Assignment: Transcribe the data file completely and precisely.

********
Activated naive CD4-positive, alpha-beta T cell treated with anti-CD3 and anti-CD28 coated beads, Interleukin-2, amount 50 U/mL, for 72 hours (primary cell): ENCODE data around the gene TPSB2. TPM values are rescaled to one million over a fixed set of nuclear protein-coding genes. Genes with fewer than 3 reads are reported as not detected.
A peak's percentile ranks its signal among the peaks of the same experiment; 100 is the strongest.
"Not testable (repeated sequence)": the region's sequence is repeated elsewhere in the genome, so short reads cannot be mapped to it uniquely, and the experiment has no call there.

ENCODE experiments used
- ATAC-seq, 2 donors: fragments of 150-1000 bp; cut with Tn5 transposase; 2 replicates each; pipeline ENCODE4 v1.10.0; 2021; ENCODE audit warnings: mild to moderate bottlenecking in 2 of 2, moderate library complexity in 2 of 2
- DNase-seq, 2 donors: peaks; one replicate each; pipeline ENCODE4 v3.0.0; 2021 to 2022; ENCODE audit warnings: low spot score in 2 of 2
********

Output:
Activated naive CD4-positive, alpha-beta T cell treated with anti-CD3 and anti-CD28 coated beads, Interleukin-2, amount 50 U/mL, for 72 hours (primary cell): ENCODE data around the gene TPSB2. TPM values are rescaled to one million over a fixed set of nuclear protein-coding genes. Genes with fewer than 3 reads are reported as not detected.
A peak's percentile ranks its signal among the peaks of the same experiment; 100 is the strongest.
"Not testable (repeated sequence)": the region's sequence is repeated elsewhere in the genome, so short reads cannot be mapped to it uniquely, and the experiment has no call there.

ENCODE experiments used
- ATAC-seq, 2 donors: fragments of 150-1000 bp; cut with Tn5 transposase; 2 replicates each; pipeline ENCODE4 v1.10.0; 2021; ENCODE audit warnings: mild to moderate bottlenecking in 2 of 2, moderate library complexity in 2 of 2
- DNase-seq, 2 donors: peaks; one replicate each; pipeline ENCODE4 v3.0.0; 2021 to 2022; ENCODE audit warnings: low spot score in 2 of 2